Four years after launching and one year after closing a $24 million funding round, earbud maker Doppler Labs is shutting down.
The San Francisco-based company created wireless buds that could be placed in the ears and, for the wearer, control the volume of the outside world. Using an app, users could tune into certain sounds–say, a conversation–while lowering the volume of others, like the hammering of a construction site or the low roar of an airplane engine.
Co-founder Noah Kraft was honored on Inc.’s 30 Under 30 list in 2016. Since its 2013 founding, the startup secured $50 million in total funding from investors including Live Nation, The Chernin Group, and Hollywood composer Hans Zimmer.
But sales of the $299 devices never took off. According to Wired, the company sold just 25,000 pairs of its debut product, the Here One, since it launched in February. Fifteen thousand more still sit in a warehouse.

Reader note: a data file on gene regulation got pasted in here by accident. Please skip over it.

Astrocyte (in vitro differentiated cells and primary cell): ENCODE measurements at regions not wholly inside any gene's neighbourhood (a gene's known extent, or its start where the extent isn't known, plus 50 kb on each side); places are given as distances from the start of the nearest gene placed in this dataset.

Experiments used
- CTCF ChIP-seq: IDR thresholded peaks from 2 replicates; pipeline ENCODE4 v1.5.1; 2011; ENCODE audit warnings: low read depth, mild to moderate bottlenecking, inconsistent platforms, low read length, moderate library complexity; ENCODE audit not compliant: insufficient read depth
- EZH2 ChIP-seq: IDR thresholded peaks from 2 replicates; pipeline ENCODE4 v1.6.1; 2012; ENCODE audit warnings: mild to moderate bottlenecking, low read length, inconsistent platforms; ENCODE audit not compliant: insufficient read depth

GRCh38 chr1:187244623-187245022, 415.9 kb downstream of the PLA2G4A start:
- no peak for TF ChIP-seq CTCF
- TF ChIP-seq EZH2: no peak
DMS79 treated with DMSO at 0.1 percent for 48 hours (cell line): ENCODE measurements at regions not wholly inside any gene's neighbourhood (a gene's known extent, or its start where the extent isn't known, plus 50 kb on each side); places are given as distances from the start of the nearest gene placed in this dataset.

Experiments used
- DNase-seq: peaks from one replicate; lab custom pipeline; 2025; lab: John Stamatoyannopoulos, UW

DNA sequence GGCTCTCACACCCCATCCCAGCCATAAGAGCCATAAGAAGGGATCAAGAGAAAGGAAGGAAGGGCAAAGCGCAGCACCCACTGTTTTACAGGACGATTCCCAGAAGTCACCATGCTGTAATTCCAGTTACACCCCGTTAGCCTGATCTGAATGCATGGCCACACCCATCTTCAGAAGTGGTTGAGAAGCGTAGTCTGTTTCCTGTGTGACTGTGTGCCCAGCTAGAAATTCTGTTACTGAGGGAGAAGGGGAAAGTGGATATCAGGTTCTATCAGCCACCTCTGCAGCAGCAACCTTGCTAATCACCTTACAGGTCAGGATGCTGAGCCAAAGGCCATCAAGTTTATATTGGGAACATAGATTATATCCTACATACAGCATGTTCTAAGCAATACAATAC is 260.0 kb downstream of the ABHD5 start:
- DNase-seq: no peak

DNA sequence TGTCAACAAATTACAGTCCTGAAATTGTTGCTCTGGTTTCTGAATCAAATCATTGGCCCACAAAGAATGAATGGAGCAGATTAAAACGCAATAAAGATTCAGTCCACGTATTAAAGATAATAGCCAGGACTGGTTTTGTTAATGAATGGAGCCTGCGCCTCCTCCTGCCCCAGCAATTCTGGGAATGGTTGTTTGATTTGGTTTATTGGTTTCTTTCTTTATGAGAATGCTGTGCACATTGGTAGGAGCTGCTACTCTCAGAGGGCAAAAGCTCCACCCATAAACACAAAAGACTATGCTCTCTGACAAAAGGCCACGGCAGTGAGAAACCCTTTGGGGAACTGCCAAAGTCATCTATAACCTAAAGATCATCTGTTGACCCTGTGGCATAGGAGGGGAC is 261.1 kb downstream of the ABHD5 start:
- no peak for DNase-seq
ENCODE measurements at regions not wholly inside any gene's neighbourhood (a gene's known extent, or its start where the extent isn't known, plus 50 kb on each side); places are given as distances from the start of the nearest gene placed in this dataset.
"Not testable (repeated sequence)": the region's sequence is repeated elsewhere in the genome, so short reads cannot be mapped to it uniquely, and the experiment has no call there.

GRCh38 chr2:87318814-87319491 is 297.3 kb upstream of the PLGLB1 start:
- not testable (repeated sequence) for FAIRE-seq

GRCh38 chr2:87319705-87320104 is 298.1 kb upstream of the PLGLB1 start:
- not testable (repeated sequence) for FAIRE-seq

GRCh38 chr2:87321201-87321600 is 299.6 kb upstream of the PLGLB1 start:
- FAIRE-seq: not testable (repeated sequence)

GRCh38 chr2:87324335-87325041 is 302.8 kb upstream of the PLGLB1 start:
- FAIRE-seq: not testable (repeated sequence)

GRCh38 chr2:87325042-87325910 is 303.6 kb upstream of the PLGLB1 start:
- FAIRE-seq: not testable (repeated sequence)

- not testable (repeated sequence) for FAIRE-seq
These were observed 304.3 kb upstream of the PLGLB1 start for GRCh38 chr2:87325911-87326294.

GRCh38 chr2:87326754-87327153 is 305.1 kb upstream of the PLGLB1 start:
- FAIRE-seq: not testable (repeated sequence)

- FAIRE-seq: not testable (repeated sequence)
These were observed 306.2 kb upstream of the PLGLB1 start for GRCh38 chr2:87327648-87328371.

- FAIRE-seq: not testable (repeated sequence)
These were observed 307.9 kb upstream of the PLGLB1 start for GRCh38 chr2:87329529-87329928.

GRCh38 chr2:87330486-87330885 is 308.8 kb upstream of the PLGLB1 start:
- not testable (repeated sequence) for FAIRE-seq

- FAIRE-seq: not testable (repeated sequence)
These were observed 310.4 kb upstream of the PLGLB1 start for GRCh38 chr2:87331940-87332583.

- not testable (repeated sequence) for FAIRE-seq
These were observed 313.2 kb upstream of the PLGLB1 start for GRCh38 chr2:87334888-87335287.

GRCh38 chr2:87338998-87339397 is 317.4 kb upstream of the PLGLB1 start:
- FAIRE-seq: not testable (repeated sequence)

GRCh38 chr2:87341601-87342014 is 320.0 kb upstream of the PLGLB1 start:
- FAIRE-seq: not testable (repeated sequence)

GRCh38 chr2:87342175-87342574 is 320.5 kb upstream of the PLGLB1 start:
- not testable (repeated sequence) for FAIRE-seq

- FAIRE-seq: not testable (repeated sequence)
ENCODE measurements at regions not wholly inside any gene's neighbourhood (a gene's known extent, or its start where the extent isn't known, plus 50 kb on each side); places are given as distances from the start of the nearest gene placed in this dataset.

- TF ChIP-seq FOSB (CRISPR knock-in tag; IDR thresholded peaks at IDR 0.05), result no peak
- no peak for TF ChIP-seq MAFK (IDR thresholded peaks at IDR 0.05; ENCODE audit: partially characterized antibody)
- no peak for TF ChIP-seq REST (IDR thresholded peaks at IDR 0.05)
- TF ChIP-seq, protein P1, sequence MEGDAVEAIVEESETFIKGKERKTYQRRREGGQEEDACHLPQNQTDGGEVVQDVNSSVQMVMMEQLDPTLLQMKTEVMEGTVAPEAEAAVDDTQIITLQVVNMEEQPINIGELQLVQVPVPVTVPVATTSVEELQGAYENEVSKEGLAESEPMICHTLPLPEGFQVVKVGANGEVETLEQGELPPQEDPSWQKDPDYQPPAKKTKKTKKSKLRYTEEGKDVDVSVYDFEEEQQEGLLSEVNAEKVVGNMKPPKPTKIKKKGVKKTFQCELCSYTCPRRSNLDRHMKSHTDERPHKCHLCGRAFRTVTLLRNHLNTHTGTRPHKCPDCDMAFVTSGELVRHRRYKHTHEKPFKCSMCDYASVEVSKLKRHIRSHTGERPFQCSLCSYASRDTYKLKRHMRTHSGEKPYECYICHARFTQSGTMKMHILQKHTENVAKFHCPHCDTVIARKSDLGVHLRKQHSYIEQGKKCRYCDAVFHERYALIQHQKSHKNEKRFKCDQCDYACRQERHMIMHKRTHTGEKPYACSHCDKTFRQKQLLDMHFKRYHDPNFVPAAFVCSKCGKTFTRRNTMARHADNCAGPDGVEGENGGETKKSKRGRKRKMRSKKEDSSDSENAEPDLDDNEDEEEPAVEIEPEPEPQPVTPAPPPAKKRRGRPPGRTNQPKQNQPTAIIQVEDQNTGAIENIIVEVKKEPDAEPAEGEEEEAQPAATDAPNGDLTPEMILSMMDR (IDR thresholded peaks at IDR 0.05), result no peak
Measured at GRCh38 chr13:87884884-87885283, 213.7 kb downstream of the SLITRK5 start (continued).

While the Here One buds worked more or less as advertised–and received positive reviews from some major publications–the battery life turned out to be a major issue: The devices lasted less than three hours. “We focused so much on size and compactness with Here One that we kind of compromised battery life,” co-founder Fritz Lanman told Wired.
The market for high-tech wireless buds has recently seen some major entrants: Apple’s AirPods debuted in late 2016, and Google unveiled its new Pixel Buds in October.
Kraft told Wired that several months ago, he held a meeting with one of the “Big Five” tech companies–Apple, Google, Facebook, Amazon and Microsoft–and believed the company was either going to buy Doppler or invest in it heavily. Whoever the talks were with, they evidently never came to fruition.
Doppler Labs did not immediately respond to Inc.’s request for comment.
The company posted a message on its website Wednesday, thanking customers for their support and highlighting the fact that the company helped bring about legislation that allowed hearing aids to be sold over-the-counter. “Our hope now,” the company wrote, “is that the legacy of what Doppler started lives on through other products and endeavors for years to come.”